Writing with his characteristic old-world charm and grace—thankfully, some things don’t change and need not—Singh focuses on the institutions that must be developed for the future. He is concerned with concepts and frameworks for thinking about challenges such as economic diplomacy, fiscal management and federalism, regulation, public health and climate action. Building institutions encodes processes and checks and balances into the functioning of the economy so that individuals, with their brilliance and failings, can influence outcomes only up to a point. Singh makes a case for stripping the finance ministry of its expenditure and fiscal management duties to vest these instead in new institutions to be headed by unelected technocrats—such as a fiscal council, a new mechanism for close coordination between the GST Council and the Finance Commission, which, he argues, may need to be made permanent with a mandate for a sustained dialogue with states—and reforming the Reserve Bank of India, given that its role as the government’s debt manager conflicts with its mandate as the country’s monetary authority.

But, paradoxically, Singh also wants the Prime Minister’s Office (PMO), even more empowered and personality-driven: “An authoritative PMO, not an accommodative one, is in consonance with the needs and challenges of our times." To support this case, he retells a conversation with former Prime Minister Manmohan Singh, who he writes confided in him thus before leaving office: “The two entities that [have] remained totally unreformed are the Ministry of Finance and the RBI; Regrettably, I have headed both these institutions."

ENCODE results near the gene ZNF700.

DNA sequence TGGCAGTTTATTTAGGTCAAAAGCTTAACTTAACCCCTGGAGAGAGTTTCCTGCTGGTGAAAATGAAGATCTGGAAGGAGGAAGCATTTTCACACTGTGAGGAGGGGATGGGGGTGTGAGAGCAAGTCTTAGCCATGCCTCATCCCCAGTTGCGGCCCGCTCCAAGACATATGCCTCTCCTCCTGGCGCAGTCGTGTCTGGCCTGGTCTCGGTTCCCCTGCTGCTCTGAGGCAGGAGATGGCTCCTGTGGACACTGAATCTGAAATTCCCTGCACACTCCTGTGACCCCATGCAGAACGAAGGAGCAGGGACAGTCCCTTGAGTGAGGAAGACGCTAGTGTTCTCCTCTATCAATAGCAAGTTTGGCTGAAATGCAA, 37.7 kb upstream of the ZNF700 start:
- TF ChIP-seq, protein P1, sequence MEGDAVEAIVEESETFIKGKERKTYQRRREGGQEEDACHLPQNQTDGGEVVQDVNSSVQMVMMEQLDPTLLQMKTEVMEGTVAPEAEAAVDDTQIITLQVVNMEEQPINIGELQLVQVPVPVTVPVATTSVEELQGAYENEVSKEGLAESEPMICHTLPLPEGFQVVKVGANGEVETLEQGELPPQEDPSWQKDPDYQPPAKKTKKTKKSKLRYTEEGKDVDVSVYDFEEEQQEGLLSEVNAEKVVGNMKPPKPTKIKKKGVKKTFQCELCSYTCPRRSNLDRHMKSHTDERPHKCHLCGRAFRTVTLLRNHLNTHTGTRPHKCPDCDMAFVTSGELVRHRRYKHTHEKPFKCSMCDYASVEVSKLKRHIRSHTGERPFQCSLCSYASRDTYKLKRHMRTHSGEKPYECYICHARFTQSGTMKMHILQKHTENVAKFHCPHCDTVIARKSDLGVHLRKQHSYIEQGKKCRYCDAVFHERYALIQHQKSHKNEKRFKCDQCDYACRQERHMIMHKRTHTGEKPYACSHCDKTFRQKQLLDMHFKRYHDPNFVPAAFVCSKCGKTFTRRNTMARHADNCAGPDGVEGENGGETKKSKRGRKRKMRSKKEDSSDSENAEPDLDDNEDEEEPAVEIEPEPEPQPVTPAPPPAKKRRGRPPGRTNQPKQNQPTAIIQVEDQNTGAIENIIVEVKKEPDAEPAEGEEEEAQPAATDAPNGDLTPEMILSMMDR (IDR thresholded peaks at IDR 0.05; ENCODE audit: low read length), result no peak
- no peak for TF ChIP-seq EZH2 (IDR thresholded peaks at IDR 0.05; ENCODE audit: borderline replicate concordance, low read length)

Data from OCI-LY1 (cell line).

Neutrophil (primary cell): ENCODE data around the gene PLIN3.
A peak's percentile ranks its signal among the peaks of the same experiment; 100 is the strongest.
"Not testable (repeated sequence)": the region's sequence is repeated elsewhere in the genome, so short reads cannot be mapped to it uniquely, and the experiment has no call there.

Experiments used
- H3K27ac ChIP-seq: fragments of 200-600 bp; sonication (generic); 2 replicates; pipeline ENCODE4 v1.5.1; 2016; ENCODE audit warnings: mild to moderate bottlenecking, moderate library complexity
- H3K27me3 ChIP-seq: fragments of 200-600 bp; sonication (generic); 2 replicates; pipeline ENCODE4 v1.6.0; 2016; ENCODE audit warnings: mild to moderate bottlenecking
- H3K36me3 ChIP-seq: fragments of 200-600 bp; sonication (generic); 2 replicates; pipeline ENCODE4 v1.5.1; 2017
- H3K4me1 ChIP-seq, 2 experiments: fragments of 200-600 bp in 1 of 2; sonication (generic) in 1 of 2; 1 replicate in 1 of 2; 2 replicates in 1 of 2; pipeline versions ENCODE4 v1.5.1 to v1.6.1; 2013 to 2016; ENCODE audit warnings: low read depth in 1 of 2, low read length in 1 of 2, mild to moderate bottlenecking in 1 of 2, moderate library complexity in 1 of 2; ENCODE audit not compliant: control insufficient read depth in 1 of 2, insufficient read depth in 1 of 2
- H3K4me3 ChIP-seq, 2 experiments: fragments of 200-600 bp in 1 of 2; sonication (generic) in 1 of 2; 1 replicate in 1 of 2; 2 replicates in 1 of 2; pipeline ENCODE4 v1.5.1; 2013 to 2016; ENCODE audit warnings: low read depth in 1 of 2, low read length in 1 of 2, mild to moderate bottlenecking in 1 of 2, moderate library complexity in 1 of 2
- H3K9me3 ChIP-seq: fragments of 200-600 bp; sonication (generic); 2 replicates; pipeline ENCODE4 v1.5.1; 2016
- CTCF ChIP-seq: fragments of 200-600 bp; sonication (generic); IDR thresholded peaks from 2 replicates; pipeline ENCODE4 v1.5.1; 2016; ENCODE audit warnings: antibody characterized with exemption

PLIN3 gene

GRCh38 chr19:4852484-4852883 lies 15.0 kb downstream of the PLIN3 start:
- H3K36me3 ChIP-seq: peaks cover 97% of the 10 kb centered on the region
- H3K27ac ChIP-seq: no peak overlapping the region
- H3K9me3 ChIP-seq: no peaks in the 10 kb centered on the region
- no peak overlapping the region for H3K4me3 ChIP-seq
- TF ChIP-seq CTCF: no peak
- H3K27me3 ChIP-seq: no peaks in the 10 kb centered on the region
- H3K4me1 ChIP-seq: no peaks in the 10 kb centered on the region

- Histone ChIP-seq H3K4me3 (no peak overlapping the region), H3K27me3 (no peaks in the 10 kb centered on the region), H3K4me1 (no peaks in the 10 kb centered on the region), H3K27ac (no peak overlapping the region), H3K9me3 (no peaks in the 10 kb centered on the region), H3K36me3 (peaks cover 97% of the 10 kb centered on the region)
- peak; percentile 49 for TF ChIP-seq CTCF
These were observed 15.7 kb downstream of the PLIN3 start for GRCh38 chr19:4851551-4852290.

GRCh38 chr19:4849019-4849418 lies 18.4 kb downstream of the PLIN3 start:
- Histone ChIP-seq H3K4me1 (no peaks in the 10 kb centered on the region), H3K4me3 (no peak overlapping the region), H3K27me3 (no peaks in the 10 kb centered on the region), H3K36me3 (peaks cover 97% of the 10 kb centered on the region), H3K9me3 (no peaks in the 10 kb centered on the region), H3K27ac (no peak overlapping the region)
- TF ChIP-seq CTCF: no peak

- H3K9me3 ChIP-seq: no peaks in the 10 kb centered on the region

Mishra uses a different form of narration in which he presents personal anecdotes about personalities, people he has worked with as well as citizens he came across during the course of serving in the field, to reach conclusions on policy prescriptions, while bypassing in-depth discussion of issues or concepts. His essays suggest that policymaking in the Indian set-up is a bit like hiking in flip-flops.

He has worked with Prime Minister Narendra Modi since his chief minister days, but stays clear of reporting conversations with prime ministers of the sort Singh has reproduced. “A politician with a vision and commitment can take a country to new heights," he writes, stating a truism, but doesn’t elaborate on who he has in mind and why.